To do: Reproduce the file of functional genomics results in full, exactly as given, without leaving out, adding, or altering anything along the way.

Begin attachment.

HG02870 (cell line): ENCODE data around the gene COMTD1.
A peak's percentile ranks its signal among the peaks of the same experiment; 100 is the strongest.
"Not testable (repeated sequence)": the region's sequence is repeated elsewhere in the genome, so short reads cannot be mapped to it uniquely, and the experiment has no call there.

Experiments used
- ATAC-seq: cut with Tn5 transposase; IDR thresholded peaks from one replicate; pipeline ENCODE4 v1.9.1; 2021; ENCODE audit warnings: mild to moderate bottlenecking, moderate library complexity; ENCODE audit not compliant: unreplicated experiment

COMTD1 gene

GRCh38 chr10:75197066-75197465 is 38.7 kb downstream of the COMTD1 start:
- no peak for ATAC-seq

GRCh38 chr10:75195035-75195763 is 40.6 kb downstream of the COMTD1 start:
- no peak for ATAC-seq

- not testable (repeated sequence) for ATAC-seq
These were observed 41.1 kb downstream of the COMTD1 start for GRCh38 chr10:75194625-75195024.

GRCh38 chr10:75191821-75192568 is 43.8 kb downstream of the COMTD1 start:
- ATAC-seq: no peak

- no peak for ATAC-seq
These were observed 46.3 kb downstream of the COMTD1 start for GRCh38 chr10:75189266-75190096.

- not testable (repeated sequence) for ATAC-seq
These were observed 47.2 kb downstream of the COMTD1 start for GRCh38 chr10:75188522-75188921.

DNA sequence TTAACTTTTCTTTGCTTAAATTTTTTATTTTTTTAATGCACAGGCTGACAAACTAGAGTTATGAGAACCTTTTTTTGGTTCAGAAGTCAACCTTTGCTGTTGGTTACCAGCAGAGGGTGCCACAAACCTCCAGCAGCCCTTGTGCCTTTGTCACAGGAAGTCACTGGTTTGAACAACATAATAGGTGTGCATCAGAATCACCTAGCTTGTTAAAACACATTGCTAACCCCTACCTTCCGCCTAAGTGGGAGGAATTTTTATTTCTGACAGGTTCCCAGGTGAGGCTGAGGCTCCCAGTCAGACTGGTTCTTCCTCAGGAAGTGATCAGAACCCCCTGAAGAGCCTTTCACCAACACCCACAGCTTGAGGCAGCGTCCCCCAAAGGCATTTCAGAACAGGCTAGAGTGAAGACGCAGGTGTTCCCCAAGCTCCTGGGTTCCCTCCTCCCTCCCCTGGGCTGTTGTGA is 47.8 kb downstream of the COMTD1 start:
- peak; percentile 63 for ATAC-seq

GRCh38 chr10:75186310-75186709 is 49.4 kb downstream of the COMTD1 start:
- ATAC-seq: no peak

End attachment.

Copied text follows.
HG02870 (cell line): ENCODE data around the gene COMTD1.
A peak's percentile ranks its signal among the peaks of the same experiment; 100 is the strongest.
"Not testable (repeated sequence)": the region's sequence is repeated elsewhere in the genome, so short reads cannot be mapped to it uniquely, and the experiment has no call there.

Experiments used
- ATAC-seq: cut with Tn5 transposase; IDR thresholded peaks from one replicate; pipeline ENCODE4 v1.9.1; 2021; ENCODE audit warnings: mild to moderate bottlenecking, moderate library complexity; ENCODE audit not compliant: unreplicated experiment

COMTD1 gene

GRCh38 chr10:75197066-75197465 is 38.7 kb downstream of the COMTD1 start:
- no peak for ATAC-seq

GRCh38 chr10:75195035-75195763 is 40.6 kb downstream of the COMTD1 start:
- no peak for ATAC-seq

- not testable (repeated sequence) for ATAC-seq
These were observed 41.1 kb downstream of the COMTD1 start for GRCh38 chr10:75194625-75195024.

GRCh38 chr10:75191821-75192568 is 43.8 kb downstream of the COMTD1 start:
- ATAC-seq: no peak

- no peak for ATAC-seq
These were observed 46.3 kb downstream of the COMTD1 start for GRCh38 chr10:75189266-75190096.

- not testable (repeated sequence) for ATAC-seq
These were observed 47.2 kb downstream of the COMTD1 start for GRCh38 chr10:75188522-75188921.

DNA sequence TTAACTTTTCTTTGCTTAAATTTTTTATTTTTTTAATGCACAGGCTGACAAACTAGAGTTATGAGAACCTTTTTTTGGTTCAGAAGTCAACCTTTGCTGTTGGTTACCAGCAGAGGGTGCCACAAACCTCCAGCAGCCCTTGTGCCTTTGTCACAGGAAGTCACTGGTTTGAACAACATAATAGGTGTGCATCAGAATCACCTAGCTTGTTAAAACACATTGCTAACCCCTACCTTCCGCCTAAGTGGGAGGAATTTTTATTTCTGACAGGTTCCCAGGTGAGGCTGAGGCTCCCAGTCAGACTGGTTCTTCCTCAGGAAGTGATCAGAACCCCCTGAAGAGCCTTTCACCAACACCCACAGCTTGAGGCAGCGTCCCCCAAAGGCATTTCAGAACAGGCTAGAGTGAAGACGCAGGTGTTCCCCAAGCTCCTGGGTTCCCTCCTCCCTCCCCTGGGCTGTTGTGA is 47.8 kb downstream of the COMTD1 start:
- peak; percentile 63 for ATAC-seq

GRCh38 chr10:75186310-75186709 is 49.4 kb downstream of the COMTD1 start:
- ATAC-seq: no peak